These are some more remarks about the performance of the convolution methods described so far. I will be leaving the brute-force algorithm out for obvious reasons.
The plot below represents input size (in pixels) in the x axis, and convolution time (in seconds) in the y axis. So, if you go to x=4096 that means “a convolution of a 4096×4096 image by a 4096×4096 kernel”.
Two conclusions can be made from the plot, which confirm what was explained in my previous post:
1- For large kernels (as large as the image itself) the separable convolution method is O(n^3) and times get to absurd levels very quickly. If you are dealing with large generic images/kernels, the FFT-based method is the way to go.
2- The FFT-based method uses the Fast Fourier Transform, which is O(n^2·log(n)) thanks to some decomposition technique that requires the size of the input data to be (padded to) a power-of-2. For this reason, it takes the same amount of time to do a convolution on a 257×257 image/kernel than on a 512×512 image/kernel, because both cases operate on 512×512 buffers after all. This is why the graph for the FFT method is stepped. When x crosses a power-of-2, the running time goes up all of a sudden and stays stable until the next power-of-2.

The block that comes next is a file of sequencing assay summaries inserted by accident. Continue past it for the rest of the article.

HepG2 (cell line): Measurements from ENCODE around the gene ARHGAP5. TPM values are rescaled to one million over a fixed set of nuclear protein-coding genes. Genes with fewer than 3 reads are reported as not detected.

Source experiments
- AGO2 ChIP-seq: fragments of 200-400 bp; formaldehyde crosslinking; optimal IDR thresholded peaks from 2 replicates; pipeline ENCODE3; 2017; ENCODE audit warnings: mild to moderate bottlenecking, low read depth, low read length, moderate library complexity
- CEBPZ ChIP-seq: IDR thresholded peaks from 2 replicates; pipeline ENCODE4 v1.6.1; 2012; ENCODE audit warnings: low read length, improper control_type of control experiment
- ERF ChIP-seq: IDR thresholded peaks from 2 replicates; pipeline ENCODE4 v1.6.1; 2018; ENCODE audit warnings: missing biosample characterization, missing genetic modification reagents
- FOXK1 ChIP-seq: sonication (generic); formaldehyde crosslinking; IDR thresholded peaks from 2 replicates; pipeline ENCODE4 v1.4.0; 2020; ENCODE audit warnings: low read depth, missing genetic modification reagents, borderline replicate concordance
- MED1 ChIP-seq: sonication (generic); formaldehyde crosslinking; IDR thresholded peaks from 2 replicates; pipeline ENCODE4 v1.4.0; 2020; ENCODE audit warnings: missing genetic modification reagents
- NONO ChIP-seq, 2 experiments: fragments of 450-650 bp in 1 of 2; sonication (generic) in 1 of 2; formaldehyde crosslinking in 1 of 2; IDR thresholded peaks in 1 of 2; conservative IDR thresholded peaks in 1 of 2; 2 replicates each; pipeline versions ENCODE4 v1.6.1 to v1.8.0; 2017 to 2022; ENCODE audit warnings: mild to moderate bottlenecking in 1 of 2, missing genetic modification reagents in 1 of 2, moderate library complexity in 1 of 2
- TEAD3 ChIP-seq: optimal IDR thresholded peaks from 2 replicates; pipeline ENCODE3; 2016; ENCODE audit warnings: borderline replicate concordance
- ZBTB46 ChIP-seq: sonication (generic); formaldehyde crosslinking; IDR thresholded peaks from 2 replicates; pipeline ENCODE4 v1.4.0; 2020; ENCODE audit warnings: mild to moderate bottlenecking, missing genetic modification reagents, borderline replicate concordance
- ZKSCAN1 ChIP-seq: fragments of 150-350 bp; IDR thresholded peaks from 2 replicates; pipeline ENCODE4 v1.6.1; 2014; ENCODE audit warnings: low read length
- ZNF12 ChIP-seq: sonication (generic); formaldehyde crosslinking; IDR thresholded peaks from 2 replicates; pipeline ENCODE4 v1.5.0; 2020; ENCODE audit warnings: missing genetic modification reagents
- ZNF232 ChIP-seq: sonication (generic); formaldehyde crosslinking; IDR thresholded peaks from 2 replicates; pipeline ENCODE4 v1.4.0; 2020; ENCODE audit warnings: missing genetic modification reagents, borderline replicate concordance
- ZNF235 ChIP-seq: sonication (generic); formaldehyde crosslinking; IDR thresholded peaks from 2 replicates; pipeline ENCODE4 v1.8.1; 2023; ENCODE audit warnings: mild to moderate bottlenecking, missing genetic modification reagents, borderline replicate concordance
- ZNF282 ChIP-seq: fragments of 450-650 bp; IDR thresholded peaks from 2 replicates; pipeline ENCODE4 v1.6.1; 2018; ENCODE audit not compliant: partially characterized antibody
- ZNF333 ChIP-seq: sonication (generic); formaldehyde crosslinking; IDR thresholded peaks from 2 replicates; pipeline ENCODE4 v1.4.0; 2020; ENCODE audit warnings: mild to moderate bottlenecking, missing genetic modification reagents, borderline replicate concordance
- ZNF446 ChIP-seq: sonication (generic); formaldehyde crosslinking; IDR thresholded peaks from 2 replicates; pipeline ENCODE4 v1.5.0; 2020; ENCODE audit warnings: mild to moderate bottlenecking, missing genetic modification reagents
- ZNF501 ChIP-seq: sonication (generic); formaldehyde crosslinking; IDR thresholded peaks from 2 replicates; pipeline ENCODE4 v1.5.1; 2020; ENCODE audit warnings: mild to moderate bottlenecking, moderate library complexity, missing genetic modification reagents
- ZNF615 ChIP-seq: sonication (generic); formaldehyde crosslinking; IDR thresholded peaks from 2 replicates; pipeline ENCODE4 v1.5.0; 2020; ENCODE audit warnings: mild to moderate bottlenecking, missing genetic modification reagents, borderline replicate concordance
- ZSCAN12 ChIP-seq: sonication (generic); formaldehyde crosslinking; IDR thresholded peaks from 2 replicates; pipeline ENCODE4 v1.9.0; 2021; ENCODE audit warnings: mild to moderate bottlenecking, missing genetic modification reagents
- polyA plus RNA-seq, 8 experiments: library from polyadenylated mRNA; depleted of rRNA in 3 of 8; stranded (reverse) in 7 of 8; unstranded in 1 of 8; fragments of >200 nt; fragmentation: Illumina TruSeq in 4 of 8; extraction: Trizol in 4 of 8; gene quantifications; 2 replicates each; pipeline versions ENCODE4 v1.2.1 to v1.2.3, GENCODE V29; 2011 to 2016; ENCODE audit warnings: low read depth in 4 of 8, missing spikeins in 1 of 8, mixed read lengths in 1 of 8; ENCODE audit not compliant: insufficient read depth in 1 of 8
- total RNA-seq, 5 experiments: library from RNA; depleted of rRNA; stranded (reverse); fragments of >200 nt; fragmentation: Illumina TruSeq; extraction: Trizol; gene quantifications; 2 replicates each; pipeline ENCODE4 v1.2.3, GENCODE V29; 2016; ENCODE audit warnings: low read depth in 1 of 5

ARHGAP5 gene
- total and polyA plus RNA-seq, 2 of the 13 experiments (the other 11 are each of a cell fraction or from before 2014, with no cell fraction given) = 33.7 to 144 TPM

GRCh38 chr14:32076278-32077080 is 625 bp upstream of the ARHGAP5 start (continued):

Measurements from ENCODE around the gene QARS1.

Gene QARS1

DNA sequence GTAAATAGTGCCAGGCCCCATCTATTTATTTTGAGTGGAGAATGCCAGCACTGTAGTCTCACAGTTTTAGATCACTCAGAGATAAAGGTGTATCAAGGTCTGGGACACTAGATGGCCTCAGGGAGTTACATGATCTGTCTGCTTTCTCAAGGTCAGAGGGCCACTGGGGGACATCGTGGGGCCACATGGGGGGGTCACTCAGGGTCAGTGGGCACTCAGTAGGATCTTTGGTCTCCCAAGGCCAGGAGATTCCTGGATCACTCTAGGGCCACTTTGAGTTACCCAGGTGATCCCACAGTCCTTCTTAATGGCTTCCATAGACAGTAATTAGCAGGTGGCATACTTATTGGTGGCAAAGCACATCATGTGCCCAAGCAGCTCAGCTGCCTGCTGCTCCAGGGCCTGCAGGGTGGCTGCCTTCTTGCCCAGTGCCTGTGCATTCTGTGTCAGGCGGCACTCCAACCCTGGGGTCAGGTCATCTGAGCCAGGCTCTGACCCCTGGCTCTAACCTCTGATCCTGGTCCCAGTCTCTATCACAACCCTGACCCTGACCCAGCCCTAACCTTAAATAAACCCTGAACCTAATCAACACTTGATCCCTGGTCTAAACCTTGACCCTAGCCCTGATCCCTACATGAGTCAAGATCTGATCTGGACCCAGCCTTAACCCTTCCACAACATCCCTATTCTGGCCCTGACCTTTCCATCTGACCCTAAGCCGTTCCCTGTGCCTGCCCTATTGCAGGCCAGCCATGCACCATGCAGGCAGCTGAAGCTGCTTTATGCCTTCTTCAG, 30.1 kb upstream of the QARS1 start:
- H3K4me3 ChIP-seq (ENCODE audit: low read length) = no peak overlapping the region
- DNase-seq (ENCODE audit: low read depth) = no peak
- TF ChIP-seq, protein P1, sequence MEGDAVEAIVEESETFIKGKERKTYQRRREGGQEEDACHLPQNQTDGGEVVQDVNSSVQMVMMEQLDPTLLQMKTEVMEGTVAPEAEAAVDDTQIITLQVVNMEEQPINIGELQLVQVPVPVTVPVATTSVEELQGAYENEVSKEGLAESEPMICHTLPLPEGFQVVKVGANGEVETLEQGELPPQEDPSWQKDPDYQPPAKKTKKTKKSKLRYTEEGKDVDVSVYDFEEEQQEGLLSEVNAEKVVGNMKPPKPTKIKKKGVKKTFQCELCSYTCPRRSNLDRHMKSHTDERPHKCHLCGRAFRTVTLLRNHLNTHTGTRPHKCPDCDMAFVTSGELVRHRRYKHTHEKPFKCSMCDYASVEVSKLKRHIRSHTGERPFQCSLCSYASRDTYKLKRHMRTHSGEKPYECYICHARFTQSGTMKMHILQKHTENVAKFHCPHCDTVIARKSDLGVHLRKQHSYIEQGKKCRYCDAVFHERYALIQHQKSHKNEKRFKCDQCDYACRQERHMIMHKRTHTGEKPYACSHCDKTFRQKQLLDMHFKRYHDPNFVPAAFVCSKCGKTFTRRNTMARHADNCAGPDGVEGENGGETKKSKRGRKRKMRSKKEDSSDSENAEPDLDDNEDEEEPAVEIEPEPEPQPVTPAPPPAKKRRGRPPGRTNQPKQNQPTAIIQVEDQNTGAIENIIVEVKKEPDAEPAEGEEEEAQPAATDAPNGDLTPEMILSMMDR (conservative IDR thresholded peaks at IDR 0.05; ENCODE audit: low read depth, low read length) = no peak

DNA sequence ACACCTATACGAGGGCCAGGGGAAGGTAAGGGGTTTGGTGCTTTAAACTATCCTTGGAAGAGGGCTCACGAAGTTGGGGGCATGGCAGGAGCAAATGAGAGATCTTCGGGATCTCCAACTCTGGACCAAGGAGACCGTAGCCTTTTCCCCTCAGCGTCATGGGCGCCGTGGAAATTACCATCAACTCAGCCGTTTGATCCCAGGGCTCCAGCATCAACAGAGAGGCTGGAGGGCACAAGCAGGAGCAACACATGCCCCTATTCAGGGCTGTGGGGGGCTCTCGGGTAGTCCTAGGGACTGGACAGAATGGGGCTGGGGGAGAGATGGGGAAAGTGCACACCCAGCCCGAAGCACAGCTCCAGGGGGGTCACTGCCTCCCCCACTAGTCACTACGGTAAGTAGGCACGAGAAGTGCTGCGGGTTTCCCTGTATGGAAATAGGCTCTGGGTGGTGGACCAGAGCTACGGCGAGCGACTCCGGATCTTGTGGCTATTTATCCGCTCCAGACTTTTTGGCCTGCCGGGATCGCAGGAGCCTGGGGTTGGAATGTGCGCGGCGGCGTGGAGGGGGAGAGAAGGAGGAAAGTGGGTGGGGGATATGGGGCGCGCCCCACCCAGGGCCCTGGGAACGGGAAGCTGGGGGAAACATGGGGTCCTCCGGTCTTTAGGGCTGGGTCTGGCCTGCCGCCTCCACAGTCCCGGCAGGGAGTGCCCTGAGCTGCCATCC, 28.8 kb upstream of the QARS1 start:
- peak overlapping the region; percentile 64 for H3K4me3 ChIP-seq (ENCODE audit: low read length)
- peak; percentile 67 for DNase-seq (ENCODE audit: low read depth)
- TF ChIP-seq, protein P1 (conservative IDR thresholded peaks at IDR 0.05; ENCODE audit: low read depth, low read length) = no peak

The plot was generated with my current implementation of both convolution methods in RCSDK. My FFT uses the Cooley-Tukey algorithm, and everything (i.e., FFT, IFFT, point-wise products, and 1D separable convolutions) makes use of multi-threading. There’s always room for improvement, but the running times seem pretty decent, as we’re speaking of <2s for images up to 4096×4096 in a 16-thread CPU. An implementation in CUDA would be (orders of magnitude) faster, though.
A couple more remarks:
1- The graph of the FFT-based method wouldn’t change if smaller kernels were used, as the algorithm requires the kernel to be padded to the size of the image. However, the graph of the separable method becomes less steep when very small kernels are used:
2- The running time of the FFT/IFFT is not exactly a trivial subject. Speed in FFT/IFFT algorithms depends not only on the size of the data, but also on the data itself. While generating the above plots, I came across some ‘anomalies’ in the time measurements. Some kernels or some images produced faster or slower results. Some combinations would even produce non-flat steps in the staircase-looking graph. That’s normal, but worth mentioning.